Nothing in California law says legislators have to sink with the ship of state — and a forced pay cut this year is unconstitutional, so sacrifice is a person-by-person decision.
Most say no, state records show.
Four of every five lawmakers are accepting full pay of $116,208 in a year of multibillion-dollar deficit, major program cuts and mandatory salary reductions for state workers.
Larry Gerston, a political science professor at San Jose State University, said voters want lawmakers to look in the mirror as they tackle a $24.3 billion shortfall.
"The perception is that legislators aren't doing their job," Gerston said. "Right or wrong, that's the perception. So take it one step further: If you're not doing your job, why am I paying you?"
The Senate and Assembly are committed to reducing their operating expenses through June 2010, but they have no control over pay of their elected members, which is set by an independent commission.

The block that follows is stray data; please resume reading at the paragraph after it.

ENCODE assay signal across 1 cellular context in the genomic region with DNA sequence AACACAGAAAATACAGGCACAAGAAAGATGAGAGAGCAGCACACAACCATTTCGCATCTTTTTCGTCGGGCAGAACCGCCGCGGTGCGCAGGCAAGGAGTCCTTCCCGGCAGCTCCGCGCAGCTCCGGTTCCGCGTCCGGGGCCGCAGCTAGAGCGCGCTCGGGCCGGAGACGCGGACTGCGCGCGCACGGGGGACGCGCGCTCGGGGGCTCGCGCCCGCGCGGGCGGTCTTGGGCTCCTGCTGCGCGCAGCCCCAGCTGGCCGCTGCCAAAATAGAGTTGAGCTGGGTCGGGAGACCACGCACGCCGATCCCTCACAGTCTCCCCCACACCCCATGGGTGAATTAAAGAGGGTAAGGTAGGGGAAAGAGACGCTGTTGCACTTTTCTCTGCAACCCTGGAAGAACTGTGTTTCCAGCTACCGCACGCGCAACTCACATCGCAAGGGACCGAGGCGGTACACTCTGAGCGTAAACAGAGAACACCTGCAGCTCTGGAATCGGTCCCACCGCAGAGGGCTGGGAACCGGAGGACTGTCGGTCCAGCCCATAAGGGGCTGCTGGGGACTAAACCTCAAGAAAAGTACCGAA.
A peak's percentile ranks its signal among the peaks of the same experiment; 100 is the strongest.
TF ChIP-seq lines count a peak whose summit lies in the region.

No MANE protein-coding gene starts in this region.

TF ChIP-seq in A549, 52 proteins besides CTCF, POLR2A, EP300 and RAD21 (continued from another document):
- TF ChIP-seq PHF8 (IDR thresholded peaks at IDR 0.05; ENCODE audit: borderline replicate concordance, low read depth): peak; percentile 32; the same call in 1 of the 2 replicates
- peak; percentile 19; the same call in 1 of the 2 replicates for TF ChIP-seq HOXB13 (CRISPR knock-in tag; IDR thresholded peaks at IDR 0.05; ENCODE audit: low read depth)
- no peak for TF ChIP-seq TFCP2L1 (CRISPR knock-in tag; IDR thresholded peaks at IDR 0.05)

Besides salary, lawmakers are entitled to about $35,000 annually in tax-free per diem for living expenses, plus use of a leased vehicle, with gasoline and maintenance. Seventeen legislators have rejected the car and six have turned down per diem.
Mark DiCamillo, Field Poll director, said lawmakers' record-low approval rating of 14 percent is due largely to public anger over the budget mess, not to lawmakers' decisions about sharing pain.
But voters undoubtedly would applaud a voluntary pay cut, he said.
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